• Parametric probability distribution – The distribution needs to be compatible with the output type, e.g. Normal distribution for real-valued outputs, Bernoulli for binary outputs.
  • Scoring Rule – Maximum Likelihood Estimation (MLE) is an obvious choice. More robust rules such as Continuous Ranked Probability Score (CRPS) are also suitable.

The key NGBoost innovation is in employing the natural gradient to perform gradient boosting by casting it as a problem of determining the parameters of a probability distribution.

Predictive Uncertainty Estimation

NGBoost enables predictive uncertainty estimation with gradient boosting through probabilistic predictions, including real-valued outputs. Using natural gradients, NGBoost is able to overcome technical challenges that make generic probabilistic prediction difficult with gradient boosting.

Estimating the uncertainty in the predictions of a machine learning model is important for real-world production deployments. It’s important for models to make accurate predictions, but we also want a correct estimate of uncertainty along with each prediction. 

Probabilistic prediction, which is the approach where the model outputs a full probability distribution over the entire outcome space, is a natural way to quantify those uncertainties. Compare the point predictions vs probabilistic predictions in the following examples.

ngboost algorithm

Source: Stanford ML Group

NGBoost makes it easier to do probabilistic regression with flexible tree-based models. Further, it has been possible to do probabilistic classification for quite some time since most classifiers are actually probabilistic classifiers in that they return probabilities over each class. For instance, logistic regression returns class probabilities as output. In this light, NGBoost doesn’t add much new.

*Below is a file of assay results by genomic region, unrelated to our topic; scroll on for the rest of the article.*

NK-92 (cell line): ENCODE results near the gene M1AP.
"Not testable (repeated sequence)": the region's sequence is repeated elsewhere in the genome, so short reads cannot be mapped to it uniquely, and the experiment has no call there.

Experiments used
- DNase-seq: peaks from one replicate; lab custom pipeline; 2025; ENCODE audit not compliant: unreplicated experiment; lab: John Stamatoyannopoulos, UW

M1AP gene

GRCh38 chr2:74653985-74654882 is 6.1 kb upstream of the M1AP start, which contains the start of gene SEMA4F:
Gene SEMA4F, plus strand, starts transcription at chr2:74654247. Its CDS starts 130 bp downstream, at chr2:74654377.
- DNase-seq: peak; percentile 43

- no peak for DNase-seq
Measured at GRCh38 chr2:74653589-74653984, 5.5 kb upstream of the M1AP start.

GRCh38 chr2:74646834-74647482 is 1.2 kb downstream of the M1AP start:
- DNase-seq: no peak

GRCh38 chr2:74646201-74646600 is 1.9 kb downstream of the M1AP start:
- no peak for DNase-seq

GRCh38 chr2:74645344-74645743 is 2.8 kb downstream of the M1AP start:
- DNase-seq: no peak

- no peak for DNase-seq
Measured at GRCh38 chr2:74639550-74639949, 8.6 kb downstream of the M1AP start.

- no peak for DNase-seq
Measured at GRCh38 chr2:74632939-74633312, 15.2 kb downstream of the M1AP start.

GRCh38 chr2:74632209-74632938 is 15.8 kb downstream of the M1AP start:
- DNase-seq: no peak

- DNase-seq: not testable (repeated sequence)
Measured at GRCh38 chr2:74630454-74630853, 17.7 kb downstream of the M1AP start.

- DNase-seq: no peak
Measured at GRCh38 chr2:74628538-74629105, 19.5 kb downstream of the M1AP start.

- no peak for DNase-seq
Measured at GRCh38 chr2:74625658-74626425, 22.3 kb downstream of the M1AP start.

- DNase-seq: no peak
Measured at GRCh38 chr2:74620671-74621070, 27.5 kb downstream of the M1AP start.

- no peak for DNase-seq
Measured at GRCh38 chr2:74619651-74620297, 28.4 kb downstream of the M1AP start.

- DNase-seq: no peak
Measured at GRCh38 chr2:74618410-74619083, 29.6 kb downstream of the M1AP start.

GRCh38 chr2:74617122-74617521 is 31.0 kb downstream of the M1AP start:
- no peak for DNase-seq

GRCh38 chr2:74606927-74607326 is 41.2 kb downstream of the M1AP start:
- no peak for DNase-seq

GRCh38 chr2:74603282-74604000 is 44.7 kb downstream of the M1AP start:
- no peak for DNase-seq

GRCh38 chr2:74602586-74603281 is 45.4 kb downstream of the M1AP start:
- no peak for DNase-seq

But not all classifiers output probabilities, but rather the most likely class label. This is also the case with most regression algorithms where you get back a single real number as the expected outcome. Consider linear regression where the predict function returns a single value rather than a distribution over all possible values. In this case, NGBoost adds a way of doing probabilistic regression

[Related Article: Best Machine Learning Research of 2019]

Here is an example of using NGBoost with Kaggle’s NFL Big Data Bowl competition data set. After initial benchmarks with other popular boosting algorithms like LightGBM, and bagging algorithms like Random Forest, NGBoost performance is seen to be slightly better, although this is just the beginning as there are many avenues for future work. 

The GitHub repo for NGBoost can be found HERE.

Daniel Gutierrez, ODSC

Daniel D. Gutierrez is a practicing data scientist who’s been working with data long before the field came in vogue. As a technology journalist, he enjoys keeping a pulse on this fast-paced industry. Daniel is also an educator having taught data science, machine learning and R classes at the university level. He has authored four computer industry books on database and data science technology, including his most recent title, “Machine Learning and Data Science: An Introduction to Statistical Learning Methods with R.” Daniel holds a BS in Mathematics and Computer Science from UCLA.